Scalp Psoriasis is very frustrating to those who suffer with it.
Nearly four million Americans suffer from scalp psoriasis. It is a condition that often leaves patients feeling embarrassed and ashamed. However, with swift and effective treatment, it is a condition that can be kept under control.
An Introduction: What is Psoriasis?
Psoriasis is a chronic skin condition that causes skin cells to grow too quickly. The result is thick, white, silvery, or red patches of skin.
Normally, skin cell growth is gradual. Every four weeks, the outer layer of skin flakes off and is replaced by new cells. For psoriasis patients, skin cells reproduce rapidly instead of gradually. Instead of taking weeks for the process to cycle, psoriasis causes the cells to push to the surface in just a few days. The skin cells build up and form thick patches called plaques. This condition can affect any skin surface.
The exact cause of psoriasis is unknown. However, it is probably a genetic issue since psoriasis tends to run in the family. While there are a lot of unknowns about psoriasis, one thing is known for sure – psoriasis is not contagious. That fact is probably of little comfort to the nearly 7.5 million sufferers of psoriasis in America.
A Specific Type of Psoriasis: Scalp Psoriasis
Scalp psoriasis presents itself as raised, reddish, and often scaly patches. More advanced cases can be accompanied by dandruff-like flaking, dry scalp, burning sensation or soreness. Each case of scalp psoriasis is different. It can materialize as a single patch or multiple patches. It can affect only the scalp or advance to the forehead, back of the neck, or behind the ears.
Nearly half of psoriasis sufferers experience scalp psoriasis. For the fortunate ones, scalp psoriasis is mild and almost unnoticeable. Unfortunately for others, the condition is severe and long lasting. The extreme itchiness associated with scalp psoriasis often interferes with sleep and everyday life. The itchiness is usually caused by the thick, crusted lesions. In severe cases, the lesions can affect a person’s appearance.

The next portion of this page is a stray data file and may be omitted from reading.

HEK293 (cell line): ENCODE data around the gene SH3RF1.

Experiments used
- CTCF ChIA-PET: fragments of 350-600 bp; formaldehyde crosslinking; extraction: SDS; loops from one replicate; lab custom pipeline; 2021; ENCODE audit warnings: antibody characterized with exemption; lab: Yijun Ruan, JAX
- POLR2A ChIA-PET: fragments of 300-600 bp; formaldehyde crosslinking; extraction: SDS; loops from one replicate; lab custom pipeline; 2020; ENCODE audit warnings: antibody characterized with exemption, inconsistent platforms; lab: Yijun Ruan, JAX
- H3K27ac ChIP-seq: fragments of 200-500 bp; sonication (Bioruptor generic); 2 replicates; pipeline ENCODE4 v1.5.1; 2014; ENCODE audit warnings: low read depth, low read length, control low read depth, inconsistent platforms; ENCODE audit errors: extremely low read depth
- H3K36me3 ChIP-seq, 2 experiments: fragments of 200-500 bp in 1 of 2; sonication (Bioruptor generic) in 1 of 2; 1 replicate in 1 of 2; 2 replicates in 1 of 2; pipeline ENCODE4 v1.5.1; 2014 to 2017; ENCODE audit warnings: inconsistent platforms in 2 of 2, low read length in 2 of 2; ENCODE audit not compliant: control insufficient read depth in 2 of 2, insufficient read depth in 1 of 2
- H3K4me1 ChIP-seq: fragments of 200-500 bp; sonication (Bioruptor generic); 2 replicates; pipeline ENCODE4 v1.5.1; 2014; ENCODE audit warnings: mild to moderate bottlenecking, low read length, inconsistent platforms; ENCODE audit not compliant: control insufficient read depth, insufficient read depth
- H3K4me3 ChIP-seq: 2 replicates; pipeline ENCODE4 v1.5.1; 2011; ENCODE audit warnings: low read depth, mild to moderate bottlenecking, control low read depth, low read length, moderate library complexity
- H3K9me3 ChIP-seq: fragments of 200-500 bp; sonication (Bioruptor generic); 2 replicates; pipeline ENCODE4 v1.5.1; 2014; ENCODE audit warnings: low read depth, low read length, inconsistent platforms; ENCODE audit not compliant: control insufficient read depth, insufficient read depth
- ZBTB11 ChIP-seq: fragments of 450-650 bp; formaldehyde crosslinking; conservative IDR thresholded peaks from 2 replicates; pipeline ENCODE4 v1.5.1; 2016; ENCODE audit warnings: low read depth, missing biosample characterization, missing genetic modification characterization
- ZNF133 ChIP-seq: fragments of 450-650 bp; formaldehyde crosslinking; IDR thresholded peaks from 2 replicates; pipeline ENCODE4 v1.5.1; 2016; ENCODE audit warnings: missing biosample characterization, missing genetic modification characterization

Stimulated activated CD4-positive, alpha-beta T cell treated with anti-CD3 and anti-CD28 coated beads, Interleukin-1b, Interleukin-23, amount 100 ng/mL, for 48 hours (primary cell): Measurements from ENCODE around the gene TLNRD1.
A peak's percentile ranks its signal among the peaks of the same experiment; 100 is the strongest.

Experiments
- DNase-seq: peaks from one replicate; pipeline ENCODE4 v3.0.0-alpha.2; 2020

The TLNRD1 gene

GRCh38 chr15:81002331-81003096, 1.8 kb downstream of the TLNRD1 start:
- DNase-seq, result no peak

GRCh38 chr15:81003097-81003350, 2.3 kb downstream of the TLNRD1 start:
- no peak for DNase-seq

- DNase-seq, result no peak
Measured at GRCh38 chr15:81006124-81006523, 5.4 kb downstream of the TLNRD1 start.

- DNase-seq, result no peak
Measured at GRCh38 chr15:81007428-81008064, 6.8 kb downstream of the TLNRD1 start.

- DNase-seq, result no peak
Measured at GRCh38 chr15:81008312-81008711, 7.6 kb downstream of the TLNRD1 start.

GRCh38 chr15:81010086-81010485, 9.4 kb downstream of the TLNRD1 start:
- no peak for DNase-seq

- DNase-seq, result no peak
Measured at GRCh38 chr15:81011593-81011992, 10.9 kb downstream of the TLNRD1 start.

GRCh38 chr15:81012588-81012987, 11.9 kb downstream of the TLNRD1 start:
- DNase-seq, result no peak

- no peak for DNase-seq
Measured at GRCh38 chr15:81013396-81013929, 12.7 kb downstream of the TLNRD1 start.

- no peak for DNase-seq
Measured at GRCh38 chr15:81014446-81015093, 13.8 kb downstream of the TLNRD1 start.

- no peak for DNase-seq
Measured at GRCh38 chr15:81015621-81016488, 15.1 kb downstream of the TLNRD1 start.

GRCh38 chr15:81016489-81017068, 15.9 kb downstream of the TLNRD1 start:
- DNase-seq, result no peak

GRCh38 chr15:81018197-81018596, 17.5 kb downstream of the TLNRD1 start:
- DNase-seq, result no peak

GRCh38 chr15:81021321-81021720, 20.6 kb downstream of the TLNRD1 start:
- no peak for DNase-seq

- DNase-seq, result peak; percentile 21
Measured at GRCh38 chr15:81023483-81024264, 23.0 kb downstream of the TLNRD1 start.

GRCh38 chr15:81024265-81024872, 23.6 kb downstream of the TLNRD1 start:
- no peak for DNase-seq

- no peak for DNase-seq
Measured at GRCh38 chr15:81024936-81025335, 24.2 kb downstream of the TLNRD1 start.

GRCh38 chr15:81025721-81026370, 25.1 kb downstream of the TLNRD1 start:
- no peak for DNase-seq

For many, hair loss is associated with scalp psoriasis. The skin condition itself does not cause hair loss; the intense scratching, harsh treatments, and accompanying stress does. Luckily, once the lesions are treated and stress is minimized, normal hair growth resumes.
Treating Scalp Psoriasis
There isn’t a cure for scalp psoriasis. However, there are many treatment options that will relieve symptoms, control flare-ups, and prevent recurrences. You don’t have to tolerate severe scalp psoriasis for long; your doctor or dermatologist can help.
In addition to the medical treatment, psychological treatment is available for psoriasis patients as well. Support groups can help reduce the emotional distress associated with this disease. Additionally, conversing with others might reveal helpful home remedies and self-care tips to increase the effectiveness of medical treatments.
Mild cases of scalp psoriasis are tackled with topical treatments. These include medicated shampoos, creams, gels, oils, ointments, and soaps. Some products are available over the counter. Other products, with stronger doses, require a prescription.
To be effective, topical medications must be applied directly to the scalp; simply massaging them into the hair won’t be helpful. Also, these treatments must be executed exactly as the doctor recommended until lesions are under control (usually a minimum of eight weeks). Once the scalp psoriasis has cleared, your doctor may recommend you continue with a coal tar shampoo a few times a week to prevent recurrences.
If your scalp psoriasis doesn’t respond to topical treatments, other options are available. Your doctor may use an excimer laser; a high-intensity light is focused on just the affected skin. If the condition has spread to the entire scalp, an ultraviolet light might be helpful. If you have very thin hair or a shaved head, your treatment will require less time in the doctor’s office and more time outside; briefly exposing your scalp to natural sunlight might do the trick.
Cases of scalp psoriasis that don’t respond to other treatments or have advanced to the level of severe will be treated with oral, injected, or infused medication. Ask your doctor about the newest class of FDA approved medications.
Author Jordan Dahlberg enjoys writing for various health blogs. He specializes in hair-related concerns like scalp psoriasis, trichotillomania, and hair loss treatments (learn more here).